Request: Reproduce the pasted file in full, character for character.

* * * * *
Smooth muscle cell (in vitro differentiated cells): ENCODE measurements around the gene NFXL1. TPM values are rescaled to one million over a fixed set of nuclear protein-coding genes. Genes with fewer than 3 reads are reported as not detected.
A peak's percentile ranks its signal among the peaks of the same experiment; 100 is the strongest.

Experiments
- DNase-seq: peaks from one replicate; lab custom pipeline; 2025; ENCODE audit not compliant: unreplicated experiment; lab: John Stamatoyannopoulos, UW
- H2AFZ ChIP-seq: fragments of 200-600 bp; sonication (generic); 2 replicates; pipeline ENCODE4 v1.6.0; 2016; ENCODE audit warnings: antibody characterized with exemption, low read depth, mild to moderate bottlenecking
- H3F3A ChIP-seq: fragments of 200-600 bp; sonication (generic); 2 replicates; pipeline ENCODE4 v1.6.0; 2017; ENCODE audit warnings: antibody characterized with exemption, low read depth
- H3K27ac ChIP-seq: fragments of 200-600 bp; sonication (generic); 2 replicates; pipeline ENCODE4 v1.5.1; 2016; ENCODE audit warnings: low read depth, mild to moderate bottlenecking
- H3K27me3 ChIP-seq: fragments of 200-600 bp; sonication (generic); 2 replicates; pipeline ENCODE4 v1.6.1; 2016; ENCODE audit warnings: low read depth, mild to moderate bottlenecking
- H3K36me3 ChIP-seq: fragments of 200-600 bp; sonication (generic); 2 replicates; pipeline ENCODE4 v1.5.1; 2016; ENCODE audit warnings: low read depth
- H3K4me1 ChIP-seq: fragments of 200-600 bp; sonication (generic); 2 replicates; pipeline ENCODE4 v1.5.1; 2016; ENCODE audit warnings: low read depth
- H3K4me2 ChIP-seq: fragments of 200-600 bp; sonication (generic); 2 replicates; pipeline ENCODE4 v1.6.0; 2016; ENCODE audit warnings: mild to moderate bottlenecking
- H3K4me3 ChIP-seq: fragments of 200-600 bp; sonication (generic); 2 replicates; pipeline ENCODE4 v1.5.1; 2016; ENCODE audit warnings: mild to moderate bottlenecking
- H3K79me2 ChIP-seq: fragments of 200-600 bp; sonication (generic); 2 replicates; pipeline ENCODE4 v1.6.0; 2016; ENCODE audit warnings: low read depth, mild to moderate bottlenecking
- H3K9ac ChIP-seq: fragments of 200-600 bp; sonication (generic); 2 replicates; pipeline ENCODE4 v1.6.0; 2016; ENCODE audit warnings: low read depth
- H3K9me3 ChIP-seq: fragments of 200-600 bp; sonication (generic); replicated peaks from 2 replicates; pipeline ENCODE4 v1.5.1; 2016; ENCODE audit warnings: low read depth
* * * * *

Smooth muscle cell (in vitro differentiated cells): ENCODE measurements around the gene NFXL1. TPM values are rescaled to one million over a fixed set of nuclear protein-coding genes. Genes with fewer than 3 reads are reported as not detected.
A peak's percentile ranks its signal among the peaks of the same experiment; 100 is the strongest.

Experiments
- DNase-seq: peaks from one replicate; lab custom pipeline; 2025; ENCODE audit not compliant: unreplicated experiment; lab: John Stamatoyannopoulos, UW
- H2AFZ ChIP-seq: fragments of 200-600 bp; sonication (generic); 2 replicates; pipeline ENCODE4 v1.6.0; 2016; ENCODE audit warnings: antibody characterized with exemption, low read depth, mild to moderate bottlenecking
- H3F3A ChIP-seq: fragments of 200-600 bp; sonication (generic); 2 replicates; pipeline ENCODE4 v1.6.0; 2017; ENCODE audit warnings: antibody characterized with exemption, low read depth
- H3K27ac ChIP-seq: fragments of 200-600 bp; sonication (generic); 2 replicates; pipeline ENCODE4 v1.5.1; 2016; ENCODE audit warnings: low read depth, mild to moderate bottlenecking
- H3K27me3 ChIP-seq: fragments of 200-600 bp; sonication (generic); 2 replicates; pipeline ENCODE4 v1.6.1; 2016; ENCODE audit warnings: low read depth, mild to moderate bottlenecking
- H3K36me3 ChIP-seq: fragments of 200-600 bp; sonication (generic); 2 replicates; pipeline ENCODE4 v1.5.1; 2016; ENCODE audit warnings: low read depth
- H3K4me1 ChIP-seq: fragments of 200-600 bp; sonication (generic); 2 replicates; pipeline ENCODE4 v1.5.1; 2016; ENCODE audit warnings: low read depth
- H3K4me2 ChIP-seq: fragments of 200-600 bp; sonication (generic); 2 replicates; pipeline ENCODE4 v1.6.0; 2016; ENCODE audit warnings: mild to moderate bottlenecking
- H3K4me3 ChIP-seq: fragments of 200-600 bp; sonication (generic); 2 replicates; pipeline ENCODE4 v1.5.1; 2016; ENCODE audit warnings: mild to moderate bottlenecking
- H3K79me2 ChIP-seq: fragments of 200-600 bp; sonication (generic); 2 replicates; pipeline ENCODE4 v1.6.0; 2016; ENCODE audit warnings: low read depth, mild to moderate bottlenecking
- H3K9ac ChIP-seq: fragments of 200-600 bp; sonication (generic); 2 replicates; pipeline ENCODE4 v1.6.0; 2016; ENCODE audit warnings: low read depth
- H3K9me3 ChIP-seq: fragments of 200-600 bp; sonication (generic); replicated peaks from 2 replicates; pipeline ENCODE4 v1.5.1; 2016; ENCODE audit warnings: low read depth